The fourth in our Ramadan Diary series comes from Velvet Garvey, who blogs at Must Love Dust. Before Ramadan actually began, the non-Muslim Australian wrote us an enthusiastic piece about her memories of last year and what it was like to experience a new culture for the first time. But this Ramadan, she’s not feeling so adventurous. Here’s why:
By Velvet Garvey
I have something to admit.
I haven’t been getting into Ramadan.
When I was invited to write for Doha News I originally scribbled out an account of my experiences last year – about being a newbie and getting stuck at Villaggio, stranded without a car and clueless to the opening times.
But I urged readers to embrace the Holy Month and to see it as more than just inconvenient shop hours.
I think we can all agree that there is an amazing spirit of openness during this time and that you can really learn a lot about this great country and its culture if you just go to Iftars, attend the events around town, talk to your Muslim friends and ask questions.
That said, I’m a bit of a hypocrite. You see, I have yet to attend an Iftar this year. And you can forget about Sohour– that’s way past my bedtime!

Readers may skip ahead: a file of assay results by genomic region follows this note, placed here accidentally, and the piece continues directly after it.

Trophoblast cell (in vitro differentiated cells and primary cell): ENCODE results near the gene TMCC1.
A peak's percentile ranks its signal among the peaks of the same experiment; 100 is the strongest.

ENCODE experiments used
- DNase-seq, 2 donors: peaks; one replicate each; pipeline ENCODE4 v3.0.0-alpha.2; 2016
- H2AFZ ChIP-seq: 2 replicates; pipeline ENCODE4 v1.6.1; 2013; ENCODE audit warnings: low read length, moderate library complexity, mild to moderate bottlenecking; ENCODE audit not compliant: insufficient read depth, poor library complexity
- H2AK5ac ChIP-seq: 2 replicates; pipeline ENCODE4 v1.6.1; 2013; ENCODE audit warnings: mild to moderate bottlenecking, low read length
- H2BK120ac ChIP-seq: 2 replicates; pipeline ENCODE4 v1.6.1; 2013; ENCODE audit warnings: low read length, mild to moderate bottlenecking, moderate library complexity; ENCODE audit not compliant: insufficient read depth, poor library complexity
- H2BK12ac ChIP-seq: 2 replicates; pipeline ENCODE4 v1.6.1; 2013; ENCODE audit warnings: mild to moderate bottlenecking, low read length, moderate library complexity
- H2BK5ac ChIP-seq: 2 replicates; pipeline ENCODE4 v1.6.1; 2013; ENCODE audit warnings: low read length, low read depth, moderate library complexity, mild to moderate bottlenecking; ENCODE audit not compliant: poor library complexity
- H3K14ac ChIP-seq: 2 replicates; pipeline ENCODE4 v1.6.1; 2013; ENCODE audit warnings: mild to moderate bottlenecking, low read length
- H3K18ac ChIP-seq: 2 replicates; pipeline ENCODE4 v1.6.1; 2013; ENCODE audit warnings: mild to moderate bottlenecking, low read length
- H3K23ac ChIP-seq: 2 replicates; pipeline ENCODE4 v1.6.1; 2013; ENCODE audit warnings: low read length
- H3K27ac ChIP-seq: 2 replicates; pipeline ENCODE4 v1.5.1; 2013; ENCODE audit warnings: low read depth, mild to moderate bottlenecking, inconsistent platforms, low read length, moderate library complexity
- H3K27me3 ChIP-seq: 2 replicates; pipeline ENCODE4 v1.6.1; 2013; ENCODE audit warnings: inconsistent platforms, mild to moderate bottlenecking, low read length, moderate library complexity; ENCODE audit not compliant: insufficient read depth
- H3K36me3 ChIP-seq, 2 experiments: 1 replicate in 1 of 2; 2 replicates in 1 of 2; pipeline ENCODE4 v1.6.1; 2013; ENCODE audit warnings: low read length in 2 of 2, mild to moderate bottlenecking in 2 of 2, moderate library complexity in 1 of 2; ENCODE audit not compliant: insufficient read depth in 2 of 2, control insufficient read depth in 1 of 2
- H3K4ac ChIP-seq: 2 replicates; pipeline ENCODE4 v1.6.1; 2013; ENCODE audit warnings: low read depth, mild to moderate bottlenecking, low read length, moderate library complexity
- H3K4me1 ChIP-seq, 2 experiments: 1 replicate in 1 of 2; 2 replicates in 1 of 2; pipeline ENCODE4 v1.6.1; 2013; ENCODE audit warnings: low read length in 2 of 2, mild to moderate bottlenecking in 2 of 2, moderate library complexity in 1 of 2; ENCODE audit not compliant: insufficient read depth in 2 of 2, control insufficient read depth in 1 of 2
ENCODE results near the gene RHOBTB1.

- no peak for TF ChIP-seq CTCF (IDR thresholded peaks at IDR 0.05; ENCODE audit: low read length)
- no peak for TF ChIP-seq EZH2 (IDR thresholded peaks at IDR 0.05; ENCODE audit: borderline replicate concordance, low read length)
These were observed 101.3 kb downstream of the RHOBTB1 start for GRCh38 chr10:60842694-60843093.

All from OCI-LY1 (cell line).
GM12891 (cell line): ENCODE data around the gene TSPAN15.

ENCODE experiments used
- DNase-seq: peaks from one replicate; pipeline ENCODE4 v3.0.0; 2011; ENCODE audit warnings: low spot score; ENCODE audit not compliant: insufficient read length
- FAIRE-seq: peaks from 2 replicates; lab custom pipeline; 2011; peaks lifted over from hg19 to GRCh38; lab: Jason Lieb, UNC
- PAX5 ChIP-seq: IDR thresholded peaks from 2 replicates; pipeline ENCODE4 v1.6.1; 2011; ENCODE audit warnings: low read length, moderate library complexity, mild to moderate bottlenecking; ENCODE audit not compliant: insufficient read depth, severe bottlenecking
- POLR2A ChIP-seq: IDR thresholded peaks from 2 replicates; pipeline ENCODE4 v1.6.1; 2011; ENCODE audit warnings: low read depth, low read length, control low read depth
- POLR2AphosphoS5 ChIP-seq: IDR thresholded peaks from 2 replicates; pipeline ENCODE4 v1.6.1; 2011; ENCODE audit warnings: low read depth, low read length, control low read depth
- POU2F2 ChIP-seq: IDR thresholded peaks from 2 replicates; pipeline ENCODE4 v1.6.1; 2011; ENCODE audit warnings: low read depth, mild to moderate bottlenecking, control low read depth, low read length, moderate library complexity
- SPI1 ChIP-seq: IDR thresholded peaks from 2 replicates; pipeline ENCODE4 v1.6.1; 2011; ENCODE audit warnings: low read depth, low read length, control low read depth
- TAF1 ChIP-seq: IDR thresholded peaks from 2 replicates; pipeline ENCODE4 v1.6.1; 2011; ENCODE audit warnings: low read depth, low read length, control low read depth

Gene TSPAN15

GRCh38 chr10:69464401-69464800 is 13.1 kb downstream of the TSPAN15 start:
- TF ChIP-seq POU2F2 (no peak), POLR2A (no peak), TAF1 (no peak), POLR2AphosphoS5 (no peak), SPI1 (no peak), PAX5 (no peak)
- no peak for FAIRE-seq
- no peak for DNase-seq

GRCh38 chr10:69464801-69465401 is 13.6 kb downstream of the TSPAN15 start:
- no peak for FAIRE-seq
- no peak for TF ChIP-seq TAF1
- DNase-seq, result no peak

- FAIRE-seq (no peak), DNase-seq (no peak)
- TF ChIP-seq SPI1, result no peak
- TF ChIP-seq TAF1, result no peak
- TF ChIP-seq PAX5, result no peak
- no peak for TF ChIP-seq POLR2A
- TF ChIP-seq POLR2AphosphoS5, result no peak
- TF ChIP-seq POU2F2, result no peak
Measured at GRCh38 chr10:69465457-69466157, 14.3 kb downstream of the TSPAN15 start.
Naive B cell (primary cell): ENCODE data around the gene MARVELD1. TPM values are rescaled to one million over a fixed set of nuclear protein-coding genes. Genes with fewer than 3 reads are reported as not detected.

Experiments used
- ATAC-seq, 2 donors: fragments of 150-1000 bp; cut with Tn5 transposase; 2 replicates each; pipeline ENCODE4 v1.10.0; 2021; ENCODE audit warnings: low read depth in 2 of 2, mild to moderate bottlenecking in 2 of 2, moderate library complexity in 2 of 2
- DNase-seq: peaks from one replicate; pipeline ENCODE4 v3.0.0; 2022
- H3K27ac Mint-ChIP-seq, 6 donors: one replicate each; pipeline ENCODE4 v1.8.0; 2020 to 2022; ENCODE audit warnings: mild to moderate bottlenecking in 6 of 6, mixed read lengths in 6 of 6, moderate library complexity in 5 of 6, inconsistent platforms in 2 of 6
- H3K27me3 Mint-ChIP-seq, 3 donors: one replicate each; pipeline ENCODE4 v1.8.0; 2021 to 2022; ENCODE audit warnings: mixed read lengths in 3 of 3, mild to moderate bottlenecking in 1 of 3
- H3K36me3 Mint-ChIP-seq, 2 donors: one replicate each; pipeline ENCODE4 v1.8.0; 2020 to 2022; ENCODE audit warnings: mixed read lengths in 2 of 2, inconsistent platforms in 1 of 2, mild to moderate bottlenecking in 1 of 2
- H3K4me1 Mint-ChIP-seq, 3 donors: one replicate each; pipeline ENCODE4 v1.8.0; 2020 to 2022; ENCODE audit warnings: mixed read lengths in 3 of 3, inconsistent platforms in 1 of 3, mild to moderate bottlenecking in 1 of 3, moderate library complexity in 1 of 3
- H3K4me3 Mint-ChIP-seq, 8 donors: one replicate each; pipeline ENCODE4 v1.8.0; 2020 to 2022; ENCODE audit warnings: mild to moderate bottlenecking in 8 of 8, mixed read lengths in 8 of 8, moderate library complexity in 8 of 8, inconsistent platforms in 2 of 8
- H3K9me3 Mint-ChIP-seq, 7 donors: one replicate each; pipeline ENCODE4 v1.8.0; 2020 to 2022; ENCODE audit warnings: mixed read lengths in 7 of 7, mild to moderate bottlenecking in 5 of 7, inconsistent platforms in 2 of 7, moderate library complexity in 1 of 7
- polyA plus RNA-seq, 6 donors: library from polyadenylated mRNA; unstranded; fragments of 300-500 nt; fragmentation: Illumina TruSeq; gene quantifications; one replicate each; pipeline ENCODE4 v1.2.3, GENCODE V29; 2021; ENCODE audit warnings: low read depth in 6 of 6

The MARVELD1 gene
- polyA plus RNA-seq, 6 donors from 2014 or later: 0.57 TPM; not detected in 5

Since Ramadan began I’ve been out to dinner once. I ate at Jones the Grocer. I know – cringe!
I couldn’t tell you what food stations they have at the W Doha or which tent has the best shisha. I haven’t watched the cannon go off and I doubt that I will see the children come out for Garangao.
Instead, I’ve been watching a lot of Olympic events. A lot. Gymnastics, Judo, Swimming, Equestrian – you name it, I’ve tuned in.
This is hard for me to admit.
As someone who is blogging about life in Qatar you’d think that I’d be experiencing … life in Qatar.
But I’m not and there are two reasons.
Firstly, I’m tired. It’s been a big year for me and I’m really enjoying the down time that Ramadan has offered. Sometimes it’s nice to just sit. I swim laps before I head into the office and finish early to come home and read a book. Or watch the Badminton.
Secondly, I’m afraid to go out on the roads after 5 pm.
Two weeks into Ramadan and I’ve heard some horrible stories of accidents and near misses. I’m not the only one – many people feel the same.
And so I am torn. On one hand, you could say I’m not really “experiencing” anything.
On the other, I am genuinely afraid and really don’t want to be part of a bad accident on the roads this Ramadan.
Oh and there’s that tricky part about the fact that I am feeling healthy, well-rested and happy doing exactly what I’m doing.
And I’m really looking forward to the Athletics starting!
Credit: Photo by flyzipper